• Shake the foundations

    6
    Ben D. Kritz

    Ben D. Kritz

    OFW remittances are a major pillar holding up the Philippine economy, and if the remittance figures for January —released this past Monday—are any indication, that pillar has been severely shaken.

    Remittances in January, according to the data published by the BSP, totaled $2.011 billion; that was $548 million less than in December 2014, but $4 million or 0.2 percent more than in the previous January.

    To its credit, the BSP did not put a lot of effort into spinning the news into something positive and, instead, provided a very matter-of-fact presentation of the numbers, including a few significant labor statistics from the POEA.

    The government outside the BSP, of course, did its best to highlight the “growth” in remittances, a message that some of the media was content to pass along undissected. At The Manila Times—and in one or two of our honored rivals’ newsrooms, too, apparently—there is actually no one on the staff who was born yesterday, so we didn’t fall for the “remittances grew” line. Even so, the stories published probably downplayed the implications of January’s remittance figures, which are alarming.

    Since 2010, remittances in the December-January period have followed a reasonably consistent pattern: January remittances are always lower than the preceding December, but year after year exhibit a healthy growth rate; over the past five years it has ranged from a low of 6.4 percent to a high of 9.5 percent.

    The negative difference between the amount of remittances to the Philippines in January 2015 and December 2014, $548 million, is much larger than the gap a year earlier of $406 million, and the average difference over the past few previous years of about $240 million. The difference in January remittances this year is considerable, but it is not as far off the expected pattern as the year-to-year growth rate.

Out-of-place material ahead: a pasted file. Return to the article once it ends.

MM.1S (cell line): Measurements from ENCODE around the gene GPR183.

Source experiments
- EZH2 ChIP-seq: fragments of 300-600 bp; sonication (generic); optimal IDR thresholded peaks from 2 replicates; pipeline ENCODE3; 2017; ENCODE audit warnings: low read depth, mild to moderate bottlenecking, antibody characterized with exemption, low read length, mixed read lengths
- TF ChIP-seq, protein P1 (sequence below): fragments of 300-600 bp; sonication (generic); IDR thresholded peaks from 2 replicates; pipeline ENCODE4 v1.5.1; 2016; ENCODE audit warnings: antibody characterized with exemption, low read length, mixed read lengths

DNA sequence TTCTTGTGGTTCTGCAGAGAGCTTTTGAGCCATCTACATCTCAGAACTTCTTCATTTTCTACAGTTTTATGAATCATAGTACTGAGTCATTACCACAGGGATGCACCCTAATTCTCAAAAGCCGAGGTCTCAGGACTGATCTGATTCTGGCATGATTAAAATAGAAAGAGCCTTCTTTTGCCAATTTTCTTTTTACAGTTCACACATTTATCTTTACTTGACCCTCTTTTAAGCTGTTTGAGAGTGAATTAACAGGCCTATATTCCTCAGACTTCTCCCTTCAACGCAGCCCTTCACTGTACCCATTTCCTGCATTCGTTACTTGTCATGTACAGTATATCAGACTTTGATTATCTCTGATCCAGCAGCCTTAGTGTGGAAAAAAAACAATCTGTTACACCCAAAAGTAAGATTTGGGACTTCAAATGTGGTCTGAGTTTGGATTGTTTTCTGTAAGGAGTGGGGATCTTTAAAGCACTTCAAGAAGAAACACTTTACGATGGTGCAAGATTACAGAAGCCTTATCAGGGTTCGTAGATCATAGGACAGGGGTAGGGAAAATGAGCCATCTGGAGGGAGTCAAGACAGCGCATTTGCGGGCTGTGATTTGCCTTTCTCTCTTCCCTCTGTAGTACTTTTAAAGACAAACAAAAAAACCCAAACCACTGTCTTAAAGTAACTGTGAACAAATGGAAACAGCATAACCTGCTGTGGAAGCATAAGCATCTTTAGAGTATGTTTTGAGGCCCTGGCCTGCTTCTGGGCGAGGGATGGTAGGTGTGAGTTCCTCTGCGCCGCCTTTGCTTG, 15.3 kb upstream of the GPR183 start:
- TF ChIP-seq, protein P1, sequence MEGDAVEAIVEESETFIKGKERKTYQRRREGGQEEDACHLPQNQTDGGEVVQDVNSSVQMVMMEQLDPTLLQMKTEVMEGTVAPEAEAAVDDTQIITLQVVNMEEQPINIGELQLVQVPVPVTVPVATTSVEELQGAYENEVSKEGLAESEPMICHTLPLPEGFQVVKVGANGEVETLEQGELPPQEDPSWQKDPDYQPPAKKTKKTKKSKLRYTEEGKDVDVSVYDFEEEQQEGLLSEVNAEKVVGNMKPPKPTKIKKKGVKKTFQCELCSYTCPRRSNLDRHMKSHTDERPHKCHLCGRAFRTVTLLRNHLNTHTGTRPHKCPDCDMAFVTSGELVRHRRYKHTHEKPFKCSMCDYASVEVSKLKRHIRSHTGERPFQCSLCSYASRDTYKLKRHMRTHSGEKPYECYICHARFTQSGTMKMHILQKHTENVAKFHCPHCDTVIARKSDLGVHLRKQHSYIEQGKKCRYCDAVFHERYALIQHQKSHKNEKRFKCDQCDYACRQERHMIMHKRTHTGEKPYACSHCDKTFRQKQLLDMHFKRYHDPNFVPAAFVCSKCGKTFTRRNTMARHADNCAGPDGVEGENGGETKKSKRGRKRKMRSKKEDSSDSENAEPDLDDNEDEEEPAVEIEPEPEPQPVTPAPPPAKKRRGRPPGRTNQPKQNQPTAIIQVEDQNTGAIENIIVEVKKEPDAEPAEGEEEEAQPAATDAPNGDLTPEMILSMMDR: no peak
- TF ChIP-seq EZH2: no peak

Here’s the problem: The difference between January’s remittance growth rate and the GDP growth rate over the past five years has ranged from -0.4 percent to 2.9 percent. What makes the paltry 0.2 percent growth in January remittances so alarming is that it suggests economic growth might be much lower this year than anyone anticipates: A rough calculation suggests GDP growth might be closer to 5 percent than the 6-point-something most forecasters are expecting.

    Granted, there is a significant amount of uncertainty to that prediction, but if nothing else it ought to alert economic planners to a potential change in their assumptions. Remittances are seasonally affected so month-to-month variations are not an issue, but on a year-on-year basis they should always increase: They will be driven fractionally higher by wage growth (primarily minor upward adjustments from contract to contract for established workers), and driven higher still by expansion of the overseas labor force. And because remittances are measured in dollars, they are not strongly impacted by exchange rates; in any event, the remarkably stable peso, which appreciated by just over P1 to the dollar over all of 2014, minimizes foreign exchange variances.

    According to the POEA, the workforce—“workers with processed contracts”—increased by 6.7 percent in 2014, which means at least 160,000 more workers were remitting in January 2015 than in January 2014, which in turn should have resulted in an additional $144 million in remittances based on the multi-year averages. That would have made this January’s remittance growth rate about 7.4 percent; even if only half that potential was realized, it still would have placed the result within or very near the normal range.

    One analyst suggested that the addition of three additional banking holidays in January during the visit of Pope Francis might have been to blame for the downturn, but simple math eliminates that cause. In 21 banking days last year, $2.007 billion was remitted; in only 18 banking days this January, $2.011 billion passed through the country’s financial system—about $16 million more per day.